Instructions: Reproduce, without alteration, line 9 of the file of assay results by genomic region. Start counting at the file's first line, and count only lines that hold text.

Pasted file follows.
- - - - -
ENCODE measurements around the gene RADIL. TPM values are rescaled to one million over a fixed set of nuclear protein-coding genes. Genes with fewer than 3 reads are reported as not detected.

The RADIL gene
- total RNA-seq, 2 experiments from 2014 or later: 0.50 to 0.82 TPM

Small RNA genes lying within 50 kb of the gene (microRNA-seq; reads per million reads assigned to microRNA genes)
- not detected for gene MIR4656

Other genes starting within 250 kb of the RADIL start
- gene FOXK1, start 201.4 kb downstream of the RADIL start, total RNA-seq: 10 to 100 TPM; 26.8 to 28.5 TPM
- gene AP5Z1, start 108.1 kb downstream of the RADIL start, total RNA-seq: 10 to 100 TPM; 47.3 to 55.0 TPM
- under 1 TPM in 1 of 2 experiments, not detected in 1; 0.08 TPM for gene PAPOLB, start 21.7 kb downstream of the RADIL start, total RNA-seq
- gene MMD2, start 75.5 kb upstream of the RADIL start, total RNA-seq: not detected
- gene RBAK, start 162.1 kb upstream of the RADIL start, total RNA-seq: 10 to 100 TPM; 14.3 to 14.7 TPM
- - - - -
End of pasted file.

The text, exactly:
- under 1 TPM in 1 of 2 experiments, not detected in 1; 0.08 TPM for gene PAPOLB, start 21.7 kb downstream of the RADIL start, total RNA-seq